J Hematol
Journal of Hematology, ISSN 1927-1212 print, 1927-1220 online, Open Access
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Case Report

Volume 11, Number 1, February 2022, pages 40-44


Ischemic Stroke and Bilateral Pulmonary Embolism in COVID-19: COVID-Associated Coagulopathy or Heparin-Induced Thrombocytopenia

Sara Solimana, b, c, Medhat Ghalya, b

aDepartment of Internal Medicine, Waterbury Hospital, Waterbury, CT, USA
bDepartment of Internal Medicine, Yale School of Medicine, CT, USA
cCorresponding Author: Sara Soliman, Department of Internal Medicine, Waterbury Hospital, Waterbury, CT, USA

Manuscript submitted December 7, 2021, accepted January 17, 2022, published online February 26, 2022
Short title: HIT in COVID-19
doi: https://doi.org/10.14740/jh956

Abstract▴Top 

A main feature of coronavirus disease 2019 (COVID-19) pathogenesis is the high frequency of thrombosis, predominantly pulmonary embolism (PE). Anticoagulation therapy is a crucial part of the management. Heparin use for anticoagulation could increase the risk of heparin-induced thrombocytopenia (HIT), a potentially fatal complication that presents with thrombocytopenia with or without thrombosis. We present a 69-year-old unvaccinated female patient with severe COVID-19 pneumonia. Initial laboratory investigation was significant for thrombocytopenia and low D-dimer levels. She was initially started on enoxaparin followed by unfractionated heparin. On hospital day 8, she developed left facial droop and dysarthria and was found to have non-occlusive thrombus in proximal middle cerebral artery as well as bilateral pulmonary emboli. She received intravenous thrombolysis followed by heparin infusion. On day 13 of hospitalization, platelet count dropped from 120,000/mm3 to 43,000/mm3, raising suspicion of HIT. Heparin was stopped and fondaparinux was started. After 3 days, HIT antibody testing returned positive, then a positive serotonin release assay confirmed the diagnosis. On discharge, she was transitioned to apixaban to complete 3 months of anticoagulation for provoked PE. This case represents the diagnostic challenge of HIT in COVID-19 patients. Thrombocytopenia after heparin infusion should raise clinical suspicion of HIT, which allows appropriate discontinuation of heparin products and initiation of alternative anticoagulants to limit devastating complications. To our knowledge, this is the first case report of a COVID-19 patient presenting with venous thrombosis as well as arterial thrombotic event in the context of underlying HIT.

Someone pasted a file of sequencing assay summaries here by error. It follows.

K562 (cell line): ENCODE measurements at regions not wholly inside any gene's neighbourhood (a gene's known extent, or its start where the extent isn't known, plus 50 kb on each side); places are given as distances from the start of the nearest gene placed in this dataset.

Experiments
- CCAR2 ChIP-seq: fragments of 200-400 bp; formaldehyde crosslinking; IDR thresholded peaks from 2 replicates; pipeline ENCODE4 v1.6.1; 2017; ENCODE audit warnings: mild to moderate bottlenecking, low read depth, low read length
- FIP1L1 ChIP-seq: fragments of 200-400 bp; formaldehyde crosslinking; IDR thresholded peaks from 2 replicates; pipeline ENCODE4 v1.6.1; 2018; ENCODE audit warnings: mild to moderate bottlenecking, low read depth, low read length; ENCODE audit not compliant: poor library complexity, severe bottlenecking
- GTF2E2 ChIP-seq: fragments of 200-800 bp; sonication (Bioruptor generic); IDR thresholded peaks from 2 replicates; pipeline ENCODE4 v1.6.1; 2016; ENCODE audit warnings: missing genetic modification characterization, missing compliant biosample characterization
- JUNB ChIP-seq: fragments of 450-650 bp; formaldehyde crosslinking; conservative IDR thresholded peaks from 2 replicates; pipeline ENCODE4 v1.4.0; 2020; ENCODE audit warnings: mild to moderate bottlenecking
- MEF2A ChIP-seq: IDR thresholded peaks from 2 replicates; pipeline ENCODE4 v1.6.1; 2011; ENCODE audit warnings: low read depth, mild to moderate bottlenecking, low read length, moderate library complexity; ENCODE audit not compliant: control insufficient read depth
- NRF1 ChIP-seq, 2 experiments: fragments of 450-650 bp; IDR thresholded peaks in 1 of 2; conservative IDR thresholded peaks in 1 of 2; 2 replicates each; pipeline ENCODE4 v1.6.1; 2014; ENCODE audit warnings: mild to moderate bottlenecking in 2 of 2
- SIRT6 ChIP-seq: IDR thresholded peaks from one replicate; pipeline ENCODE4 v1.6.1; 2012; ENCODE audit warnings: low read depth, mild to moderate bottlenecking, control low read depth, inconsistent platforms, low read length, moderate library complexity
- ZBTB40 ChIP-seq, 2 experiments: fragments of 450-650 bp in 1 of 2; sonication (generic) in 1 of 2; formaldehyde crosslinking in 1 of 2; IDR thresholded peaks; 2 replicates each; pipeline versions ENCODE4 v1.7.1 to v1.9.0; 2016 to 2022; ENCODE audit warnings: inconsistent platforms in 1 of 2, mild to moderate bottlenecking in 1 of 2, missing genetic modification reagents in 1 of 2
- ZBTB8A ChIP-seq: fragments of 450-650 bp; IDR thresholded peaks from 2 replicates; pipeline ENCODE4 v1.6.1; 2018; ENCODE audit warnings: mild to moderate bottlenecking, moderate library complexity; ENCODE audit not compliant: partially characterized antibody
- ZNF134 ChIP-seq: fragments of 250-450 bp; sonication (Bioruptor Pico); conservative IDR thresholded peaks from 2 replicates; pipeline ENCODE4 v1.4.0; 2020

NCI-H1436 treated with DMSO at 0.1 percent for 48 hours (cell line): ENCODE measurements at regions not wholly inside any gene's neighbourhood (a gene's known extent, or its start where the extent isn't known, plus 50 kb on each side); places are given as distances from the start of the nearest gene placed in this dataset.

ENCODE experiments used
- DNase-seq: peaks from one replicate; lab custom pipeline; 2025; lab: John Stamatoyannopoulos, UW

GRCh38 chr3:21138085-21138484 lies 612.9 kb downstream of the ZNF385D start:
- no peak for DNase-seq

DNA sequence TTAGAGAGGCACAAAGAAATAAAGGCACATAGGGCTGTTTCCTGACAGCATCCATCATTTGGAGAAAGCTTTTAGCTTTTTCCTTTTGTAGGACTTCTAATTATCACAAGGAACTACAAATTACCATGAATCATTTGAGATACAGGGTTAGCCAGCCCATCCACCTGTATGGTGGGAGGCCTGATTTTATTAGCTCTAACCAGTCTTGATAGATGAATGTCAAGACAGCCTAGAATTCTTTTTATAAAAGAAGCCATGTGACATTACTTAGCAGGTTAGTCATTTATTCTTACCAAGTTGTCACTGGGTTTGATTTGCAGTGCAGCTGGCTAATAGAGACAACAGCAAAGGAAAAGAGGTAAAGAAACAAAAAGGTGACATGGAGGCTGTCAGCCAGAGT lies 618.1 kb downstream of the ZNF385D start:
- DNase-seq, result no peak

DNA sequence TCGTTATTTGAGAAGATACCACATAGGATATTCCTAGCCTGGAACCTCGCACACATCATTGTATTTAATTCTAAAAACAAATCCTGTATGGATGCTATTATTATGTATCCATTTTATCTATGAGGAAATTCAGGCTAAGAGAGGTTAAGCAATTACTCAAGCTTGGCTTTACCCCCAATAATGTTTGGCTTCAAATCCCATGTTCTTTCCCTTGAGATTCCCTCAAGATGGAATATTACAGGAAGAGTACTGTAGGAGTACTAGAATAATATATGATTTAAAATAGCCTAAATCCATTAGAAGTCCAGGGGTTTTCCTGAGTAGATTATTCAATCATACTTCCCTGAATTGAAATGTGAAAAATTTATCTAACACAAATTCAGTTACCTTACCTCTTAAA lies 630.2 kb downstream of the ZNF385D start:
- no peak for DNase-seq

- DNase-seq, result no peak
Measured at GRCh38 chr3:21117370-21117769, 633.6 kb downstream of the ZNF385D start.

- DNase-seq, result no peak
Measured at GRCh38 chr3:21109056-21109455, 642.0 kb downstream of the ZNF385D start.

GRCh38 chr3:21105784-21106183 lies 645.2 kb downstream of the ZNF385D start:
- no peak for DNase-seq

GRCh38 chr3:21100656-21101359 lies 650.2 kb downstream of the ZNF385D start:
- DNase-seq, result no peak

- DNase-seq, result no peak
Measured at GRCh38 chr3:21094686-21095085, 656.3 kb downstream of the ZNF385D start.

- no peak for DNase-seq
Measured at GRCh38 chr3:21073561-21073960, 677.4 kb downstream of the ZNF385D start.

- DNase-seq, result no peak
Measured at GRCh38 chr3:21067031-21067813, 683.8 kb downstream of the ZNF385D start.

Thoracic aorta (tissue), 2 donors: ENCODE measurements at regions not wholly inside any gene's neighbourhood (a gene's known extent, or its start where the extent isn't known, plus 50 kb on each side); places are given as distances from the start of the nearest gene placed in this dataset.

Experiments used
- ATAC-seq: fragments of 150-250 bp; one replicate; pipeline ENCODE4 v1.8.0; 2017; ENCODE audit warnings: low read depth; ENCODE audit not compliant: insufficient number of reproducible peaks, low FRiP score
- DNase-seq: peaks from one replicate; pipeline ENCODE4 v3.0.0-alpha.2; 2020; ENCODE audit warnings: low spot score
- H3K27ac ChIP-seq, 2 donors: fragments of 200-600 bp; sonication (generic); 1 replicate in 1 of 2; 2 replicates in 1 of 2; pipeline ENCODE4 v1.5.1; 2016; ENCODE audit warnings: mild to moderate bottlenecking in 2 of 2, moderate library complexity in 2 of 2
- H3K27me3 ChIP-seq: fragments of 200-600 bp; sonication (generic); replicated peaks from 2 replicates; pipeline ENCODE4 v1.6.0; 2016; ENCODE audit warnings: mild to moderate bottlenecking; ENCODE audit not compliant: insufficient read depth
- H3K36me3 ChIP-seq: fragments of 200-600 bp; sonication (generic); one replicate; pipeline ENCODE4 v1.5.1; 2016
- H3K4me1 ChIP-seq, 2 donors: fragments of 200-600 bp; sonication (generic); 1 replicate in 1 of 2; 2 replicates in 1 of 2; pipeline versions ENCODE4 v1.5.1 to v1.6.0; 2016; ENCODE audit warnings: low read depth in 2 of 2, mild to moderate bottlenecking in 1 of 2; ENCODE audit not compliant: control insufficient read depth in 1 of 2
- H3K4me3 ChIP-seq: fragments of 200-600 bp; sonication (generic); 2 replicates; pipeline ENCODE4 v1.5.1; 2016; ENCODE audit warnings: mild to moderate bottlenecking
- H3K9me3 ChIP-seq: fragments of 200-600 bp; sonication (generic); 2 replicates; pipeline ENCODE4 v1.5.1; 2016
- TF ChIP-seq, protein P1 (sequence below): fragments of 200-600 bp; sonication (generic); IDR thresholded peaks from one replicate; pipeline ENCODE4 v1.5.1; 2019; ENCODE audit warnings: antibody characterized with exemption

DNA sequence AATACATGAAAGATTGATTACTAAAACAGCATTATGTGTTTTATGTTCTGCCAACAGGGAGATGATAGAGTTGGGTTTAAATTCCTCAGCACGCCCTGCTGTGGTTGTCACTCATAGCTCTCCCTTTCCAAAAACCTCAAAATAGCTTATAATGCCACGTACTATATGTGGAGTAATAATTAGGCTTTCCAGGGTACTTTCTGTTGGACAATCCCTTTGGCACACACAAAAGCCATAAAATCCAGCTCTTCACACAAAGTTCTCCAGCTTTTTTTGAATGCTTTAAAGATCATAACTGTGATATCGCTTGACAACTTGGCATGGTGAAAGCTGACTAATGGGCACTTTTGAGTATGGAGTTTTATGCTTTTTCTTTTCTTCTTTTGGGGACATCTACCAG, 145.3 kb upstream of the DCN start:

Keywords: COVID-19; HIT; Hypercoagulability; Thrombosis; Thrombocytopenia

Introduction▴Top 

At the end of 2019, a novel coronavirus was identified as the cause of a cluster of pneumonia cases in Wuhan, China. It rapidly spread, resulting in an epidemic throughout China, followed by an increasing number of cases worldwide [1]. Although coronavirus disease 2019 (COVID-19) usually presents with severe acute respiratory syndrome, a striking feature of the disease is high frequency of thrombosis. The available literature to date has documented high rates of venous thromboembolism (VTE), predominantly pulmonary embolism (PE) in critically ill patients with COVID-19 pneumonia [2, 3]. Multiple reports have also shown substantial micro thrombosis in postmortem autopsies [4]. Recommendations regarding the rate and type of VTE prophylaxis in those patients vary widely among the studies.

Heparin is frequently used to prevent thrombosis in those patients, sometimes in higher dosage and for prolonged periods. Heparin use increases the risk of heparin-induced thrombocytopenia (HIT), a rare but potentially fatal complication of heparin exposure that usually presents with thrombocytopenia with or without thrombosis. Thrombocytopenia is the most common presenting sign of HIT but it is also frequently seen in severe COVID-19 infections. Overlapping symptoms between HIT and COVID-associated thrombosis or thrombocytopenia make diagnosis extremely challenging.